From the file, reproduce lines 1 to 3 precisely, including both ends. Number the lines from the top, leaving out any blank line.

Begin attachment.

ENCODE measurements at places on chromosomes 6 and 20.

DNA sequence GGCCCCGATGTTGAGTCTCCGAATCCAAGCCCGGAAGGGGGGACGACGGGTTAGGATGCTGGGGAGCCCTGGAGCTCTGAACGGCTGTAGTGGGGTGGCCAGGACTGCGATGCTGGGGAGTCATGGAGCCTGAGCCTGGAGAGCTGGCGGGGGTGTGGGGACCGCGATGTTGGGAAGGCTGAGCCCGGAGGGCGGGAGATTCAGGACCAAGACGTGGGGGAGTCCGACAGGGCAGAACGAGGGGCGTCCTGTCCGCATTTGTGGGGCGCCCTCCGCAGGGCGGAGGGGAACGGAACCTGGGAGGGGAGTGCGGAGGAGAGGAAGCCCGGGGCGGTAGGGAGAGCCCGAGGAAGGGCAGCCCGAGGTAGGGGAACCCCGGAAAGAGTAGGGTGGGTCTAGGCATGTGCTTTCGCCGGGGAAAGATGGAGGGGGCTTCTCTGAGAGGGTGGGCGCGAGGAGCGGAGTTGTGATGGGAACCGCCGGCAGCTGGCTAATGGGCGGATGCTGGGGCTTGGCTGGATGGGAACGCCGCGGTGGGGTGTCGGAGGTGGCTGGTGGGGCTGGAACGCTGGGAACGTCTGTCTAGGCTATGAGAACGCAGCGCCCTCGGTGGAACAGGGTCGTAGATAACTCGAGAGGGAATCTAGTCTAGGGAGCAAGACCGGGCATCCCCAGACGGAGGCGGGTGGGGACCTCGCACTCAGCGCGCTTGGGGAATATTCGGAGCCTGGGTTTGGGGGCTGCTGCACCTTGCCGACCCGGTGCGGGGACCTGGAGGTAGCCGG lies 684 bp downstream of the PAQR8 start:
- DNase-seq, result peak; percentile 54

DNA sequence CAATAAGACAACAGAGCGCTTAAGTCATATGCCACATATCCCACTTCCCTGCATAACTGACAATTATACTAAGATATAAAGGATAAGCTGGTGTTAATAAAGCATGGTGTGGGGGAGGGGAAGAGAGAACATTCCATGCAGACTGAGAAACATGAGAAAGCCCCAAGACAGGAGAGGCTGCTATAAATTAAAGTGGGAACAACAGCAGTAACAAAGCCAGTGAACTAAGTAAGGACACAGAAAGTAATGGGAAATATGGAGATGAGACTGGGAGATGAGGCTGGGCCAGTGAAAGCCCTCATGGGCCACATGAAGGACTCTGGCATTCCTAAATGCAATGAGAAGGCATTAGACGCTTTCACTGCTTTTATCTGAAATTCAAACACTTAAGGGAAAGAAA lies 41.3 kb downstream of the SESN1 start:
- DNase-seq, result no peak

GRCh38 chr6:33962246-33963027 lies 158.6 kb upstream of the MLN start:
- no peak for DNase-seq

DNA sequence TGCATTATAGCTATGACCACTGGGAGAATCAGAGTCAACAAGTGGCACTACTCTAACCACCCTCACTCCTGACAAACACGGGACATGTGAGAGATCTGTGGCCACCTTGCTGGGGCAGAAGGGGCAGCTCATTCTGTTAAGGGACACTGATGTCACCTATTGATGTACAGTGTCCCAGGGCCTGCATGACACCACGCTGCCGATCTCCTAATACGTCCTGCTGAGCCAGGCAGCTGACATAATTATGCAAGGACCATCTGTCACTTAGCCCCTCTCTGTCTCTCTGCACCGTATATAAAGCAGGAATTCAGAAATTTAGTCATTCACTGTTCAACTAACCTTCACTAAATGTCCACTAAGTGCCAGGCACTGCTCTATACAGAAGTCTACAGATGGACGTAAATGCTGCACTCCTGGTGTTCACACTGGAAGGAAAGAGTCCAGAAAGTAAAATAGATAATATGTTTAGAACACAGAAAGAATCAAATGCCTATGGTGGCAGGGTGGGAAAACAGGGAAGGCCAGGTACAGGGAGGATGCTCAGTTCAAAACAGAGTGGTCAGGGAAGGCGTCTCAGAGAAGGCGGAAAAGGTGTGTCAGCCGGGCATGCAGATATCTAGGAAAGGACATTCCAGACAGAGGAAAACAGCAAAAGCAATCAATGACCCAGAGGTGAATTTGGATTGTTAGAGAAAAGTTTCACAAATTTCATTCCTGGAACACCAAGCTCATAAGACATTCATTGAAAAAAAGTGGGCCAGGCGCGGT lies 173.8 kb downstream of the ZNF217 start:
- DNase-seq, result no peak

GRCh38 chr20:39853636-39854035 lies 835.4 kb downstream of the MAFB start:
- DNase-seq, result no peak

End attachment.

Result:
ENCODE measurements at places on chromosomes 6 and 20.

DNA sequence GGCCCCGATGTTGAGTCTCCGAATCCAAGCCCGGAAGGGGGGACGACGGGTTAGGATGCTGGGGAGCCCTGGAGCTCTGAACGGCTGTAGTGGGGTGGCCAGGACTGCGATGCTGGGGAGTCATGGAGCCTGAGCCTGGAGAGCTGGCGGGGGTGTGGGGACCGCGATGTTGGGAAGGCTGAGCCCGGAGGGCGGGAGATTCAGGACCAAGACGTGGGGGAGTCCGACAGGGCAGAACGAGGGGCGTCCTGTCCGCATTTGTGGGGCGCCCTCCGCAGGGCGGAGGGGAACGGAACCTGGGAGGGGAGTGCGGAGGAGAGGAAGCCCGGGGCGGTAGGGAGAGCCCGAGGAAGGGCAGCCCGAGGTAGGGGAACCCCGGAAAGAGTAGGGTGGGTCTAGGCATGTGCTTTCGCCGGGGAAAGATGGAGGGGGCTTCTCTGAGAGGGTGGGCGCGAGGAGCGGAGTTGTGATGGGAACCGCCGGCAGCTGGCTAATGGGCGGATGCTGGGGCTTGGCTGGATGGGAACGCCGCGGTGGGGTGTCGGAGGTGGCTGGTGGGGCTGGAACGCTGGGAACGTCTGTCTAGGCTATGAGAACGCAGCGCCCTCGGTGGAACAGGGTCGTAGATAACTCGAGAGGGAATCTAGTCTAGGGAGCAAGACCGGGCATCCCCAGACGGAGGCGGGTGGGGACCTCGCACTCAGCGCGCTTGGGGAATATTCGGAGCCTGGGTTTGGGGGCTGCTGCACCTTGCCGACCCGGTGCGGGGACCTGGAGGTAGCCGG lies 684 bp downstream of the PAQR8 start:
- DNase-seq, result peak; percentile 54